"Walmart Inc will stop selling e-cigarettes in its US locations as the country grapples with a string of vaping-related deaths," Bloomberg reports.

CNN: "Walmart said Friday [September 20] it will stop selling e-cigarettes as the number of deaths tied to vaping grows."

Associated Press: "Walmart said Friday that it will stop selling electronic-cigarettes at its namesake stores and Sam's Clubs following a string of mysterious illnesses and deaths related to vaping."

The US Navy confirms that three online videos showing two military air-encounters with what it calls "unexplained aerial phenomena," and the rest of us call "unidentified flying objects," are authentic, Popular Mechanics reports.

The videos are interesting, and some might find them disturbing. What's more disturbing to me is that the Navy thinks they're none of our business 15, or even four, years later (the incidents occurred in 2004 and 2015).

On September 14, US president Donald Trump tweeted (of course) the suggestion of a US-Israel "Mutual Defense Treaty," citing a call with Israeli prime minister Benjamin Netanyahu.

Hopefully there's less going on here than meets the eye: The tweet may just be another mutual publicity back-scratch of the type Trump and Netanyahu frequently exchange when they find themselves in political pickles. And Netanyahu is likely in the biggest such pickle of his career.

"Imagine what would be possible right now with ideas that are bold enough to meet the challenges of our time, but big enough, as well, that they could unify the American people [like the 9/11 attacks did]," said South Bend, Indian mayor Pete Buttigieg in his opening statement at the September 12 Democratic presidential nomination debate. "That's what presidential leadership can do. That's what the presidency is for."

National Security Advisor John Bolton became the latest American casualty of Washington's 18-year war in Afghanistan on September 10, fired by US president Donald Trump shortly after Trump announced that he had planned, but was canceling, a meeting with Taliban leaders at Camp David to ink a "peace deal."

Andrew Yang's small-but-solid polling in the Democratic Party's 2020 nomination race shows that "Universal Basic Income" has gone from a fringe idea to an idea with a foothold in the popular consciousness.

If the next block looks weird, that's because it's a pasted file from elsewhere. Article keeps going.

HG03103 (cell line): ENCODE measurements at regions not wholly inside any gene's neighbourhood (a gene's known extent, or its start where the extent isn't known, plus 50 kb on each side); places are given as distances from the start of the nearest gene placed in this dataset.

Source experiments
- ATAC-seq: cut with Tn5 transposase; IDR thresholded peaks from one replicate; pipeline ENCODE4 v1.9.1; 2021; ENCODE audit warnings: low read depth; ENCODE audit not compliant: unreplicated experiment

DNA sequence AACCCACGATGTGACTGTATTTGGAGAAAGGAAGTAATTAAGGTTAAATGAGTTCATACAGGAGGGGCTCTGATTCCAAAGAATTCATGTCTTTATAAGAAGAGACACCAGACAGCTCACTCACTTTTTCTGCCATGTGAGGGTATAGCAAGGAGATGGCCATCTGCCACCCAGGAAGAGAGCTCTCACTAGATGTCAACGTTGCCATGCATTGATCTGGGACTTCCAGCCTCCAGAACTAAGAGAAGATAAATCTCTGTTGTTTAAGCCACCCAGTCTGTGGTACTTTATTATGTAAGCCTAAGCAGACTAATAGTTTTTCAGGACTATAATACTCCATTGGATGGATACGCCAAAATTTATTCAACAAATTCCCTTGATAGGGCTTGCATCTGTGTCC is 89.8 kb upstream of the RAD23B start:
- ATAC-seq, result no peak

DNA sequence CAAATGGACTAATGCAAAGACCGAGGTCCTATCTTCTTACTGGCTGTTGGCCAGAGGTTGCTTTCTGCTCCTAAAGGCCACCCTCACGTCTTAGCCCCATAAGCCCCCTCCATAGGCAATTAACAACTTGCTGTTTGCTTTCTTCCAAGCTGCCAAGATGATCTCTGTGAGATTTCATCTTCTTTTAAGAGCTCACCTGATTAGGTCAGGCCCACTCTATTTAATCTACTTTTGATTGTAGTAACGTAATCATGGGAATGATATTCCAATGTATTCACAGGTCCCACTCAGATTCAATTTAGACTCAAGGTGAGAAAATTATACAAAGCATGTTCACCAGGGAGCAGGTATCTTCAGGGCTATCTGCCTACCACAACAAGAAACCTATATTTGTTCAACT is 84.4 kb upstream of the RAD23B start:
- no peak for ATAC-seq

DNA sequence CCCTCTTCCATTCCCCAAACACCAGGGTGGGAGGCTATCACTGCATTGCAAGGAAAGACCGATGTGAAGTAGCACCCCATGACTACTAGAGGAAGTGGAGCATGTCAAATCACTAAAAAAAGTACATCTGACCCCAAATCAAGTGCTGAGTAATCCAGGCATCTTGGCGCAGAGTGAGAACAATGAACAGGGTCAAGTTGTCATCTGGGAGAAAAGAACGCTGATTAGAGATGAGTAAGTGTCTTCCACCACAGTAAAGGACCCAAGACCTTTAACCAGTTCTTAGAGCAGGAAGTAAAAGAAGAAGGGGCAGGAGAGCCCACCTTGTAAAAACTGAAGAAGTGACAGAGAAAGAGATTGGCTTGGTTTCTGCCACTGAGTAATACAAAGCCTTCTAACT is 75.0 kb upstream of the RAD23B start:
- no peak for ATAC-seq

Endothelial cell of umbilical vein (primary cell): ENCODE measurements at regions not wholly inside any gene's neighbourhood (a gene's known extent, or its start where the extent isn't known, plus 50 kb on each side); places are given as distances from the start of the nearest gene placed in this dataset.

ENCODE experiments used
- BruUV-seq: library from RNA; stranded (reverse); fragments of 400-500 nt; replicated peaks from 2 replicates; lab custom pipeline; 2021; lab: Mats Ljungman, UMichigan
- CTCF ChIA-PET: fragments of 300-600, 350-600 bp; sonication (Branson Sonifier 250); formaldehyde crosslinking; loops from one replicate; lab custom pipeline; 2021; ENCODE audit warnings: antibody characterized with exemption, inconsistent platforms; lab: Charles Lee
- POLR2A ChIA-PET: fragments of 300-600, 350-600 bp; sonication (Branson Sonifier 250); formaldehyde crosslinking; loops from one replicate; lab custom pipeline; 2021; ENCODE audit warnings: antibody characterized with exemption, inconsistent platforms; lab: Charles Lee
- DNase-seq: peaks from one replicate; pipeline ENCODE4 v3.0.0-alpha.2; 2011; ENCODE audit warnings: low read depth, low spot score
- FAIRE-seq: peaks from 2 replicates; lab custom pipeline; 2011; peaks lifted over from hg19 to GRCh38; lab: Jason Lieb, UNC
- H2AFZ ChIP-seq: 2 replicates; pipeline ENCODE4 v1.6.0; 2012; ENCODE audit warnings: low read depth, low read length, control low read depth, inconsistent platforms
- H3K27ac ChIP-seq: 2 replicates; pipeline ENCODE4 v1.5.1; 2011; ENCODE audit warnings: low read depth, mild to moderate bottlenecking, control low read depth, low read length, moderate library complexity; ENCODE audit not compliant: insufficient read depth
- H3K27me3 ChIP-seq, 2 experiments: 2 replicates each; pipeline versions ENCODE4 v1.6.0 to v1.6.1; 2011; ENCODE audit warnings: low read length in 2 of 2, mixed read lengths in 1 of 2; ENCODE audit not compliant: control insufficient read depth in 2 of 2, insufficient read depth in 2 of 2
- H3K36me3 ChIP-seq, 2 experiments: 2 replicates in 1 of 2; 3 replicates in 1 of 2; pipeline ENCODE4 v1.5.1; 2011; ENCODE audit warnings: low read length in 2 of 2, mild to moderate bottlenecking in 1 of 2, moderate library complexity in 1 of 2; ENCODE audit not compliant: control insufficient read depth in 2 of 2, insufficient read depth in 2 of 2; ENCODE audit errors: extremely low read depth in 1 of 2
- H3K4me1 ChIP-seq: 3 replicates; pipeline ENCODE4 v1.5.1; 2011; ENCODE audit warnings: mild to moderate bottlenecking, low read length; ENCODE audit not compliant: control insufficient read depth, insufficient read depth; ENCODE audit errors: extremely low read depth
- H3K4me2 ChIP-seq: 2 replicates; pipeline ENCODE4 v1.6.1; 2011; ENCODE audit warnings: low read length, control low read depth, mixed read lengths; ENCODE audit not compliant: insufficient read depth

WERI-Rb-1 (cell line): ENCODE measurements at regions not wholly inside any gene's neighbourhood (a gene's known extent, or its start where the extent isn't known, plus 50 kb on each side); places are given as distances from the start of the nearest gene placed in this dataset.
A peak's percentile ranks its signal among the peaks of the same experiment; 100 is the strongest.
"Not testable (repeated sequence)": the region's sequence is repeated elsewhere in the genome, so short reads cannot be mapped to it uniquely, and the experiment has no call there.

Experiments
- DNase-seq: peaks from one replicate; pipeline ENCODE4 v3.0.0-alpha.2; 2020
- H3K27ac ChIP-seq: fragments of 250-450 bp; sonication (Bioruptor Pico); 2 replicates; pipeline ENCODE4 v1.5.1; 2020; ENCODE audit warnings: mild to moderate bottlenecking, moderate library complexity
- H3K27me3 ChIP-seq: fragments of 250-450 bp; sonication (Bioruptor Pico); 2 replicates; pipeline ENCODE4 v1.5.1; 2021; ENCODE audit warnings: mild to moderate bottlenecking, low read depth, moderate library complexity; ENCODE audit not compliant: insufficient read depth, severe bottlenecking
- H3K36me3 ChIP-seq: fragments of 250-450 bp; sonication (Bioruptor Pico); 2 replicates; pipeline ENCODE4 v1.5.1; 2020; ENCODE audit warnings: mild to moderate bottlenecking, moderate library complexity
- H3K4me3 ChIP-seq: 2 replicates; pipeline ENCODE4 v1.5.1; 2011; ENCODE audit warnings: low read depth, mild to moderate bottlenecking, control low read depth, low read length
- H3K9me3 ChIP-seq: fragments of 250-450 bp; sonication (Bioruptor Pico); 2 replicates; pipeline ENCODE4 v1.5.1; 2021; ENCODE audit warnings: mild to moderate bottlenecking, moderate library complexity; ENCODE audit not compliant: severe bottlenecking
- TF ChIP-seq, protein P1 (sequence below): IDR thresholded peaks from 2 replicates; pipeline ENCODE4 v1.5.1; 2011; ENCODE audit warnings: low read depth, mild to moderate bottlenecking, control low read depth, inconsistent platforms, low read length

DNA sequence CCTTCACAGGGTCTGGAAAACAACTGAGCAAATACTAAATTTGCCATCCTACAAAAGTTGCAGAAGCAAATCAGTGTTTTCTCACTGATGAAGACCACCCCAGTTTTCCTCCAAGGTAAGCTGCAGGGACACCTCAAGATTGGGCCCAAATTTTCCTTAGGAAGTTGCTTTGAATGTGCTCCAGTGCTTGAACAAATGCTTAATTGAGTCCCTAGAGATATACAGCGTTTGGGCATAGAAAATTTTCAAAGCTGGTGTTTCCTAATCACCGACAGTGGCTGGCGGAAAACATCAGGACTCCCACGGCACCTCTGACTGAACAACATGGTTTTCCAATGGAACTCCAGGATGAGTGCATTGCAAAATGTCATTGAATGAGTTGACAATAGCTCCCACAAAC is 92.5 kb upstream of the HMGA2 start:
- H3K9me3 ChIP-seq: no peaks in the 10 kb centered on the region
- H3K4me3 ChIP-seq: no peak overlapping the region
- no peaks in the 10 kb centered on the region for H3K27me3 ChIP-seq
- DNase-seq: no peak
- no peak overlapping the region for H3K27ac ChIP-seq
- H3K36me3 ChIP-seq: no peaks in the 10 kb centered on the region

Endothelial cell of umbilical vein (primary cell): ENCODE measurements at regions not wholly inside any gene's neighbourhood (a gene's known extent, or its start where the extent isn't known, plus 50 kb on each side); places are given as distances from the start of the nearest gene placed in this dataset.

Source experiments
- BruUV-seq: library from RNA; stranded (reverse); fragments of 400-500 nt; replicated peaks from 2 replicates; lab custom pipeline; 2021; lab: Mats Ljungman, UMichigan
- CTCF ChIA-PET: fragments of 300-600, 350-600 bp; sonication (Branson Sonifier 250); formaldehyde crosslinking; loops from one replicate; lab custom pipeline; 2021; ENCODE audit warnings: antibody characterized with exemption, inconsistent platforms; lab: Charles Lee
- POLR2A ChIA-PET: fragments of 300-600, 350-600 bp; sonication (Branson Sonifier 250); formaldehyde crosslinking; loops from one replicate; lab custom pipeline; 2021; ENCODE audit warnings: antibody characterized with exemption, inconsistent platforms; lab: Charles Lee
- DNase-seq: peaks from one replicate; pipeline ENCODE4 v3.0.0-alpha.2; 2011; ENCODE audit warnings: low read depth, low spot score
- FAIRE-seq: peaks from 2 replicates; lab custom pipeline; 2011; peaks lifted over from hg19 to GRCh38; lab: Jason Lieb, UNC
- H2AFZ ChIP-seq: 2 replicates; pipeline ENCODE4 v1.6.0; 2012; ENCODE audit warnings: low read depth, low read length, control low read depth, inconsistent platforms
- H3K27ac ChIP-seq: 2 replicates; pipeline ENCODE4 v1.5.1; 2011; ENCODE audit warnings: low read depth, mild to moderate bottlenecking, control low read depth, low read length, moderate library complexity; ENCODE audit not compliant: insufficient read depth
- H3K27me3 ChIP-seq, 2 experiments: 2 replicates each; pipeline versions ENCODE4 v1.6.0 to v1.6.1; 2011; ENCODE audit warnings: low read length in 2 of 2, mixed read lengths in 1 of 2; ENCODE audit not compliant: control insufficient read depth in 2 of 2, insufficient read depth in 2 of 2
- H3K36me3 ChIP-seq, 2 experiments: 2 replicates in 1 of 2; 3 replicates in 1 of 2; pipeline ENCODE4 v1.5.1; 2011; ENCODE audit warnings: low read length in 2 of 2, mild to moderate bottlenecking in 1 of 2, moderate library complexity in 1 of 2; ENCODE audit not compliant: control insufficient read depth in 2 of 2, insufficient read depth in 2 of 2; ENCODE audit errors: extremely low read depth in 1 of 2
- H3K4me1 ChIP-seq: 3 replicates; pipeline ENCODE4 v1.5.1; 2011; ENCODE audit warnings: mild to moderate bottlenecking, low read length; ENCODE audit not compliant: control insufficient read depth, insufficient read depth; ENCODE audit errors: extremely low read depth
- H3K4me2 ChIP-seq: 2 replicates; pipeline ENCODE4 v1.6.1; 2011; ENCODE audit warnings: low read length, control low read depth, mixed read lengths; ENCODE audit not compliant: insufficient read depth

Supporters of a basic income span the political spectrum and the economic upheavals of the 21st century — especially fears that automation will increasingly replace human workers — are likely to fuel its journey to the center of policy discussions over the next few years.

If at first you don't succeed, spread some money around. The Financial Times reports that the US State Department is offering cash bribes to captains of Iranian ships if they sail those ships into ports where the US government can seize them.

More than a year out from the 2020 presidential election, we're already starting to see "spoiler" fear-mongering from supporters of America's two largest political parties and their candidates.

Will formerly Republican congressman Justin Amash of Michigan run for president as a Libertarian or independent in 2020?

How about formerly Republican, formerly Democrat, formerly independent, former Rhode Island governor and US Senator, now Wyoming Libertarian Lincoln Chafee?

The US Department of Homeland Security's Cybersecurity and Infrastructure Security Agency (CISA), the New York Times reports, fears "ransomware" attacks against America's voter-registration systems in the run-up to the 2020 presidential election. In response, it's launching a program that "narrowly focuses" on protecting those systems.

Just over a year ago, Michael Drejka fatally shot Markeis McGlockton in a Clearwater, Florida convenience store parking lot. On August 23, a jury found Drejka guilty of manslaughter.

Drejka should never have been charged with a crime.

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